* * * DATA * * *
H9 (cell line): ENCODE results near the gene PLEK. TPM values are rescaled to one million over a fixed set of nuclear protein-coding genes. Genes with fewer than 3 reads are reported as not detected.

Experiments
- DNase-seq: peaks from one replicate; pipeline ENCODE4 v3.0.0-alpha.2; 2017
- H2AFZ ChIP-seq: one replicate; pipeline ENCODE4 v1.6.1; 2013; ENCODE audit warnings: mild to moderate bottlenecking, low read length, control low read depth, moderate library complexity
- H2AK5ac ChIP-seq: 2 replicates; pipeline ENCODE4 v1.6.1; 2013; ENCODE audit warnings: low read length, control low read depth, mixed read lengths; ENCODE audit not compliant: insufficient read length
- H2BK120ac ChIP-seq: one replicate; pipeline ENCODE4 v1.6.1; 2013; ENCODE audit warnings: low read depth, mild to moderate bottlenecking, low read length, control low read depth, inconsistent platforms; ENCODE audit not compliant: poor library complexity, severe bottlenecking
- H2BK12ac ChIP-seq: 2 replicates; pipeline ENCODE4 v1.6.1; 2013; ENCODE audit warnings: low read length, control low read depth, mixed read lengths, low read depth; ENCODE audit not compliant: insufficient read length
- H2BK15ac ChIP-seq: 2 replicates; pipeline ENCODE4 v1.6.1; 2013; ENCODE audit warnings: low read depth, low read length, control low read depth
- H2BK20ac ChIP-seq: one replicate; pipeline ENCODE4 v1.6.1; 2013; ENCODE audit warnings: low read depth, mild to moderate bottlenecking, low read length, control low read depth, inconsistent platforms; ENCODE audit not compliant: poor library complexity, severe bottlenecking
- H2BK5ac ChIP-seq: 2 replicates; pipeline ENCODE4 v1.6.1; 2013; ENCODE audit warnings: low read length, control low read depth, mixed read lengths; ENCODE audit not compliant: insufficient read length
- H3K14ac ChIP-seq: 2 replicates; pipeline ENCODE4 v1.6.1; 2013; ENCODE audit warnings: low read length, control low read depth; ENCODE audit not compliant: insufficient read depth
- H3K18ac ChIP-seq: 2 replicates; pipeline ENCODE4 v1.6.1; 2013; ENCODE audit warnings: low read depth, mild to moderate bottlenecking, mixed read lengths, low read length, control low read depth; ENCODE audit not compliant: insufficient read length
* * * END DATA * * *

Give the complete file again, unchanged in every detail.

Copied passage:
H9 (cell line): ENCODE results near the gene PLEK. TPM values are rescaled to one million over a fixed set of nuclear protein-coding genes. Genes with fewer than 3 reads are reported as not detected.

Experiments
- DNase-seq: peaks from one replicate; pipeline ENCODE4 v3.0.0-alpha.2; 2017
- H2AFZ ChIP-seq: one replicate; pipeline ENCODE4 v1.6.1; 2013; ENCODE audit warnings: mild to moderate bottlenecking, low read length, control low read depth, moderate library complexity
- H2AK5ac ChIP-seq: 2 replicates; pipeline ENCODE4 v1.6.1; 2013; ENCODE audit warnings: low read length, control low read depth, mixed read lengths; ENCODE audit not compliant: insufficient read length
- H2BK120ac ChIP-seq: one replicate; pipeline ENCODE4 v1.6.1; 2013; ENCODE audit warnings: low read depth, mild to moderate bottlenecking, low read length, control low read depth, inconsistent platforms; ENCODE audit not compliant: poor library complexity, severe bottlenecking
- H2BK12ac ChIP-seq: 2 replicates; pipeline ENCODE4 v1.6.1; 2013; ENCODE audit warnings: low read length, control low read depth, mixed read lengths, low read depth; ENCODE audit not compliant: insufficient read length
- H2BK15ac ChIP-seq: 2 replicates; pipeline ENCODE4 v1.6.1; 2013; ENCODE audit warnings: low read depth, low read length, control low read depth
- H2BK20ac ChIP-seq: one replicate; pipeline ENCODE4 v1.6.1; 2013; ENCODE audit warnings: low read depth, mild to moderate bottlenecking, low read length, control low read depth, inconsistent platforms; ENCODE audit not compliant: poor library complexity, severe bottlenecking
- H2BK5ac ChIP-seq: 2 replicates; pipeline ENCODE4 v1.6.1; 2013; ENCODE audit warnings: low read length, control low read depth, mixed read lengths; ENCODE audit not compliant: insufficient read length
- H3K14ac ChIP-seq: 2 replicates; pipeline ENCODE4 v1.6.1; 2013; ENCODE audit warnings: low read length, control low read depth; ENCODE audit not compliant: insufficient read depth
- H3K18ac ChIP-seq: 2 replicates; pipeline ENCODE4 v1.6.1; 2013; ENCODE audit warnings: low read depth, mild to moderate bottlenecking, mixed read lengths, low read length, control low read depth; ENCODE audit not compliant: insufficient read length